What was even more surprising was the fact that the car didn’t really feel strained at 60-70 km hr (48hp isn’t a lot of hp). Engine temps had dropped below 70 degrees centigrade at 60-70 km hr. The President seemed to be happier than even I was. After a single halt to check for any leakages from the radiator, I put some nice music on my trusty old BT speaker, opened both front quarter glasses and cruised towards Bombay.

Somewhere near Lonavala. Due credits to Atharva for the rolling shots:
My 1972 Premier President | Ownership Review-img_0741.jpg

My 1972 Premier President | Ownership Review-img_0743.jpg

My 1972 Premier President | Ownership Review-img_0720.jpg

My 1972 Premier President | Ownership Review-img_0721.jpg

Last edited by vishy76 : 23rd February 2024 at 00:00.
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Old 23rd February 2024, 00:06   #3
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Ownership Experience

The Bombay Chapter


My 1972 Premier President | Ownership Review-1708628190342.jpg

My 1972 Premier President | Ownership Review-1708628190244.jpg

My 1972 Premier President | Ownership Review-1708628190446.jpg

My long-term plan was to shift the car to Baroda permanently. However, a few running repairs were performed in Bombay under Nikhil’s supervision. I will list them down briefly:
  • Front dampers changed (Gabriel): The ones that came off the car were Sachs dampers. The top bush was missing completely on one shock and smashed to pieces on the other. The front end did start behaving better post this, but still didn’t feel as tight as it should have. I decided to save up and do a full suspension overhaul barring the spiders later
  • UJ Cross changed: I had noticed minor vibrations through the floor at 50+ kmhr. The prop shaft UJ cross was changed which remedied the issue
  • Carburettor overhauled: The carb was given an overhaul as a preventive maintenance practice. All gaskets were changed, integrity of the jets was checked and last but not the least, the accelerator pump assembly was changed since the one on the car had suffered from a punctured diaphragm. Special thanks to Fiat Veteran and ace collector President for lending me the part. It was only thanks to him that the total downtime for the job was 3-4 days as opposed to more than a week.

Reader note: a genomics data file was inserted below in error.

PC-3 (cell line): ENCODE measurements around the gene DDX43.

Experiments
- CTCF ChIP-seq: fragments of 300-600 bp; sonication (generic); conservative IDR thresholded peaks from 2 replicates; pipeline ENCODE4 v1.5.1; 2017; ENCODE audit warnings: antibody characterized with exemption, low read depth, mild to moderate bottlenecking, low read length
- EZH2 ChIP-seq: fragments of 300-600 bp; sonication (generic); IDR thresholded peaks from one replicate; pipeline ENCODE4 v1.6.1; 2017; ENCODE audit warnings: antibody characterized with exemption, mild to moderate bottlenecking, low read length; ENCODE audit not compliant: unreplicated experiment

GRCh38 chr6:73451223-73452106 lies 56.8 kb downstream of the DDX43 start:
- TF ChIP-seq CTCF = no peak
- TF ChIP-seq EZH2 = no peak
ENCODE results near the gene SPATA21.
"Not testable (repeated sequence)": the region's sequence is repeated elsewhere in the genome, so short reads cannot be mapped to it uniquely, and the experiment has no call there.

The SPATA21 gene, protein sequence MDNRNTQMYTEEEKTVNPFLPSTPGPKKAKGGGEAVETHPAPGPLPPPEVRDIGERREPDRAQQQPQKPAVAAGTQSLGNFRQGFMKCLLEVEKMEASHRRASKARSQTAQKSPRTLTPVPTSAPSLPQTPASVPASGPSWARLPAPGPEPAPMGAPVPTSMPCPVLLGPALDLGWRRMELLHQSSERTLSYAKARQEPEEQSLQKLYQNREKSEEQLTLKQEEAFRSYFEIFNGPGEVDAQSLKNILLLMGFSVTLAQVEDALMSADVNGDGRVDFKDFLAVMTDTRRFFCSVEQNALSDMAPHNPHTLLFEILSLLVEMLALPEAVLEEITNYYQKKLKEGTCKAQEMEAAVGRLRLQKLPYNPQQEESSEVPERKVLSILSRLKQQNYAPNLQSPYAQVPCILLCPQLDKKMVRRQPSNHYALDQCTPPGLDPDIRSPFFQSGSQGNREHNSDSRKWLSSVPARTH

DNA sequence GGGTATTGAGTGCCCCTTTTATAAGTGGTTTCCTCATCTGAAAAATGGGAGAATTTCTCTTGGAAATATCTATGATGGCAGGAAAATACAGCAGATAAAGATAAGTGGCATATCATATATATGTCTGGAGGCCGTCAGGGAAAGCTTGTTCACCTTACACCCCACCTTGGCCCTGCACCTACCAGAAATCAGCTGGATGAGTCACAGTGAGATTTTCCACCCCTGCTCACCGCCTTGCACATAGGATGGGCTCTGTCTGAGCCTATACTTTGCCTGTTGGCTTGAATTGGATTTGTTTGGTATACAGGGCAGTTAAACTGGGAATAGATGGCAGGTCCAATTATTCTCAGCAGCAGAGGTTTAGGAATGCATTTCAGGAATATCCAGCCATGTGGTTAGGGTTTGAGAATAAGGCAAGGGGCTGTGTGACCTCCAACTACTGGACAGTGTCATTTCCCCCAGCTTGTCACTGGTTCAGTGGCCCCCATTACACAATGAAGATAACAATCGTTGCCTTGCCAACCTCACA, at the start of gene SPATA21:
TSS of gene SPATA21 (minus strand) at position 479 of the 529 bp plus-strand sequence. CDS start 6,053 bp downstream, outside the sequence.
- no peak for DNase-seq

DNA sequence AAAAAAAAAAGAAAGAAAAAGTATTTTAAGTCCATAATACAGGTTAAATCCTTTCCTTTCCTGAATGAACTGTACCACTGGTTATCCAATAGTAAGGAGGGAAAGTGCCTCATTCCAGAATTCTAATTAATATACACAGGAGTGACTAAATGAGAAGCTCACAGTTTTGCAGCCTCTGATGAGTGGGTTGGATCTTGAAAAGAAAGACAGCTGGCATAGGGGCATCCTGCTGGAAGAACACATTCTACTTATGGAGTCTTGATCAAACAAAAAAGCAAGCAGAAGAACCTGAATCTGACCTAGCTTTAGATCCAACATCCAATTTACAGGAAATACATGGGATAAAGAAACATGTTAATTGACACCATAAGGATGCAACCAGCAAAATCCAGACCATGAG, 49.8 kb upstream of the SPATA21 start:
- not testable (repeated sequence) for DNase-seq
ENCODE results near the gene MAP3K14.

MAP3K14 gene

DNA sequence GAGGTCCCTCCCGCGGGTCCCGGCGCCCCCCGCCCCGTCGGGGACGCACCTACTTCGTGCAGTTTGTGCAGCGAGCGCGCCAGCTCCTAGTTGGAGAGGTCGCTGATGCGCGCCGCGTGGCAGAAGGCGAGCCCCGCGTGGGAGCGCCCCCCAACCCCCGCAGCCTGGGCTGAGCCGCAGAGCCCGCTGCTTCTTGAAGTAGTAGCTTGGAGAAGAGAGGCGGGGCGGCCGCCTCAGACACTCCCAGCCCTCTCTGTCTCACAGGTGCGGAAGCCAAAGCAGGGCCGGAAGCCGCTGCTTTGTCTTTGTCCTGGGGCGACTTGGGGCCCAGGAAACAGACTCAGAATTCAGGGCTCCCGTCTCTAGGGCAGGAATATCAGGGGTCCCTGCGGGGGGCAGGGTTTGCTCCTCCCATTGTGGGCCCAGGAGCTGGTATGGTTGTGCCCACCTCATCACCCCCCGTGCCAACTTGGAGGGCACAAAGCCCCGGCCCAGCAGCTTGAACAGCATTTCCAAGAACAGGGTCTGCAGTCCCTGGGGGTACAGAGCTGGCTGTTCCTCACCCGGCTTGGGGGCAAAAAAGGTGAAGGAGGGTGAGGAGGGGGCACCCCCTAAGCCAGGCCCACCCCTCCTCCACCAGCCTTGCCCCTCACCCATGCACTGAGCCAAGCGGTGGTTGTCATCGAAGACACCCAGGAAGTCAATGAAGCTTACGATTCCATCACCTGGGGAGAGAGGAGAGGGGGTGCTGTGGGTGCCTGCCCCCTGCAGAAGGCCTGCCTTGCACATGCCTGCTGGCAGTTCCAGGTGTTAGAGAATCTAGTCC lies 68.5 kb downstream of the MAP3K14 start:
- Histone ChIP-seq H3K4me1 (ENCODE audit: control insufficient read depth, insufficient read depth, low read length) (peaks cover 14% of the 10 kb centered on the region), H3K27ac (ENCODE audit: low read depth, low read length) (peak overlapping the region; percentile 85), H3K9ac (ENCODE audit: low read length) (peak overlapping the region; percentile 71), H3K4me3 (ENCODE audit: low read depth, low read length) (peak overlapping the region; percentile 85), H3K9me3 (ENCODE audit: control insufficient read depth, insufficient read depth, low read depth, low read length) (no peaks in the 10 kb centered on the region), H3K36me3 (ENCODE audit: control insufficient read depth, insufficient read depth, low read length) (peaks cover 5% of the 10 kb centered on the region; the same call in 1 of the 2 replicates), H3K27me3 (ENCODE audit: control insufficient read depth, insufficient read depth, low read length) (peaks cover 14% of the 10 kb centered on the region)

Apart from this, a few minor cosmetic bits such as changing the indicator lenses to clear lens units and swapping the ‘Padmini’ badge out for a ‘President’ badge (thanks to President again) were attended to.

The car’s innings in Bombay came to an end in May, 2023. I made an impulse decision to take her with me to Baroda, where she would stay with my family.

The Baroda Chapter

Since professional commitments had gotten the better of me around May, 2023, family friend and fellow BHPian Porsche_guy was entrusted with unloading the President at Baroda and tending after her until I arrived almost 15-20 days later.

Brakes

After I arrived, the monsoons set in. Apart from the suspension, I could now clearly feel the brakes losing bite. Not willing to risk it any further, I decided to open the front brakes and what I saw wasn’t a very pleasant sight:

Both the front brake cylinders were shot. The front left cylinder had one seized piston with severe scouring on the walls. The front right cylinder had developed a crack on the inner plastic bush which was responsible for transmitting spring force to the piston. I was surprised as to how the car was even stopping in a straight line